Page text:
09/26/2008 05:12 am ET | Updated May 25, 2011

The Russians Are Coming! The Russians Are Already Here!

What do Snowmass, Colorado and the Cote d'Azur have in common? Just like the Texans who, when I was a child, were disliked in Colorado because they had bought up all the prime real estate for ski resorts, Russian tycoons are buying up select properties from some of the largest and most expensive private homes in the world to the most luxurious hotels along the Mediterranean. But the Russians arriving are not just the wealthy ones. No, they have also sent out the working class women, and -- lower down the totem pole -- mafia thugs. (You can see this all depicted in James Gray's films, Little Odessa and We Own The Night, which capture this world beautifully and painfully.)

Heck, even out at a lobster house at the end of Long Island, in Montauk just yesterday, the women at the window serving us were all blond Russians. Then there was the family-style restaurant a few nights earlier where the waitress could not understand what I was saying... when I asked where she was from... "Ukraine," she said smiling! We are almost all immigrants to the U.S., I thought, so why does this worry me?

In the South of France, there is a similar trend. A few summers back, a friend told me the story of a villa rented by wealthy Russians that was robbed, and did the local police get involved? No! The Russians found the robbers, flew them up in their helicopter and dropped them into the Med! Supposedly no one died and they swam to shore... but you can rest assured the Russian villas remain out of bounds for cat burglers. Kind of reminds me of Texas...

Last year during the Cannes film festival, parties were held at the chic Hotel du Cap, and at one party in particular, former French Legionnaires held back the Russian women trying to force their way inside to rub shoulders with George Clooney and Brad Pitt. This year a Russian billionaire bought the Hotel du Cap. Another one bought the Grand Hotel du Cap-Ferrat. People with homes along that stretch of the Cote d'Azur are being offered phenomenal prices for their beachfront homes.

Up in the Swiss Alps, in beautiful small villages, the Russians began moving in a decade or so ago. Now it is rumored that Putin has bought a chalet. Bulletproof windows on Hummers somehow clash against the idyllic green peaceful landscape of the Vaud, but the children of the new oil money from both Russia and the former Soviet Union must indeed be protected.

But I keep thinking, being from Texas, it really is no different than when the Texans struck black gold, or the Saudis came into their oil gazillions. Except that... it is. Why? Because although there is a bit of the gambler in every wildcatter, these were not gamblers but something closer to gangsters. Someone once said to me they were like Texans without religion. Or perhaps the religion is one that we know all too well... that of hyper-capitalism gone wild. Robber barons in our country often pay people to do their dirty work, then they sit down with their wives and families who live inside protected shells of denial. These guys wear guns to board meetings, as one friend who works in the oil business in Russia confessed, and they are not afraid to use them. The former head of BP Russia has learned the hard way that a foreigner cannot run a company while hidden away in a barricade for protection. He had to simply get out of Russia.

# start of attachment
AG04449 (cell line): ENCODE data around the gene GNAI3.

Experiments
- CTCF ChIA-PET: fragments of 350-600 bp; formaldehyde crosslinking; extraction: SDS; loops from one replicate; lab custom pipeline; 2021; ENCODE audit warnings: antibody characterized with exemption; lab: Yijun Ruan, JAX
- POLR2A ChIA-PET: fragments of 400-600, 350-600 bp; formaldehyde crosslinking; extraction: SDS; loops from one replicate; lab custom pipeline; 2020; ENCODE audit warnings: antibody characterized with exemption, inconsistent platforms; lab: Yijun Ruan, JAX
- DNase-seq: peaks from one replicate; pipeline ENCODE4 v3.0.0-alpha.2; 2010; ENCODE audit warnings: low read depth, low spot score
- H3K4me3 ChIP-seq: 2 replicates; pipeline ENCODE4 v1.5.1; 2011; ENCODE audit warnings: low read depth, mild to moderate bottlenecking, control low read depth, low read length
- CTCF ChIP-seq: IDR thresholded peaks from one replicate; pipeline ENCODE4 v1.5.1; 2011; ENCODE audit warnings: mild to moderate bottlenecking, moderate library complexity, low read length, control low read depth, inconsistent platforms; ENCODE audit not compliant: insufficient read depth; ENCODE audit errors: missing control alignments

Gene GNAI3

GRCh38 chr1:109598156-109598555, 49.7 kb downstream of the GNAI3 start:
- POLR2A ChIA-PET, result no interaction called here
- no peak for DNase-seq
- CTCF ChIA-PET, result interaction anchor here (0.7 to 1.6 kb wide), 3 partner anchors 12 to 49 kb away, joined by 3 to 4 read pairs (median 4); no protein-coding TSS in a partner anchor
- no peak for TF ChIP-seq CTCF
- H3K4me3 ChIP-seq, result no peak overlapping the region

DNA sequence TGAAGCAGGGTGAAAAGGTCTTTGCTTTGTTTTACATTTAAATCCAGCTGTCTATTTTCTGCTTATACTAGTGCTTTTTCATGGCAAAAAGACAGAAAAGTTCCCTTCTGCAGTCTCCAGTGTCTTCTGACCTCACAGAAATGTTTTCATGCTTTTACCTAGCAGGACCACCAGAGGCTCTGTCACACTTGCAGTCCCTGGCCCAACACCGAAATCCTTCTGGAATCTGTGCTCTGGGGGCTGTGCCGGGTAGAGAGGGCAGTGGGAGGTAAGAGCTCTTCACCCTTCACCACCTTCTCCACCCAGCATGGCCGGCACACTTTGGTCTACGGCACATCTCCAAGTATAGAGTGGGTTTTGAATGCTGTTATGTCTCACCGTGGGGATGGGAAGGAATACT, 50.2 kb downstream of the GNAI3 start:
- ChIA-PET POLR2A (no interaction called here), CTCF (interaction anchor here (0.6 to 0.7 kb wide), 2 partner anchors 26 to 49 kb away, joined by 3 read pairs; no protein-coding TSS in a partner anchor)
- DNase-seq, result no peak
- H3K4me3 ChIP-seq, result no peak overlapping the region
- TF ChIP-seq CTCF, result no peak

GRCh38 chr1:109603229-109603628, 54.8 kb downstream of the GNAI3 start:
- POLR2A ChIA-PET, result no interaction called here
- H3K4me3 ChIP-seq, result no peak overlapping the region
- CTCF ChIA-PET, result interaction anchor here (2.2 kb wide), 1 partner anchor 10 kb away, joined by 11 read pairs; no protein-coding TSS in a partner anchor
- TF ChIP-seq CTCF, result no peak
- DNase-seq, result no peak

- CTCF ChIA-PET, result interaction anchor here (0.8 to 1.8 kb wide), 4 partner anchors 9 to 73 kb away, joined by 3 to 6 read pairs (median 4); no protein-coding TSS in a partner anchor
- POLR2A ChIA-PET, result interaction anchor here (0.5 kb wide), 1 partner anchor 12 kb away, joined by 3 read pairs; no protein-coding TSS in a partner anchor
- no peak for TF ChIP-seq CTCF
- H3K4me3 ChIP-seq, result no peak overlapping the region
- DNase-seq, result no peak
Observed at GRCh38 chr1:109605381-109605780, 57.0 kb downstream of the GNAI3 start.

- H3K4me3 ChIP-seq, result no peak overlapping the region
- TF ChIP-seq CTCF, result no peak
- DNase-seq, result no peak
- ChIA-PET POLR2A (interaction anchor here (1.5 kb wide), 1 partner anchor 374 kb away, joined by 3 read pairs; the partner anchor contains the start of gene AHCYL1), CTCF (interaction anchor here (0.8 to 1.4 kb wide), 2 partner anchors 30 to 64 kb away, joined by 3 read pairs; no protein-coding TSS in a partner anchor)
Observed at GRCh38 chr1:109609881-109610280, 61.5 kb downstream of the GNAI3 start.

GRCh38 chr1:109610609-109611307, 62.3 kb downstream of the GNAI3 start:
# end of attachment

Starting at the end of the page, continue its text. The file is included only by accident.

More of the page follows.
This all has a lot to do with something that happened as a result of the fall of the Iron Curtain, and with the expansion of NATO, the oil deals made by U.S. companies in places like Kazakhstan, the paths of pipelines, and the fact that Russia is a very proud country, one in which sadly, a great deal of racism and anti-Semitism are ever-present. The rolling into Georgia to protect Russians there must also remind us that Russia has begun to feel surrounded with the expansion of NATO troops into former Communist areas. But the new tool being used to crush the opposition is funded by a new menace, that of capitalism built on a phenomenal wealth in commodities and oil.

Remember that as you fill up your car for a small fortune at your local Lukoil station. Maybe the good ole boy Texans in the White House and the oil patch have met their match.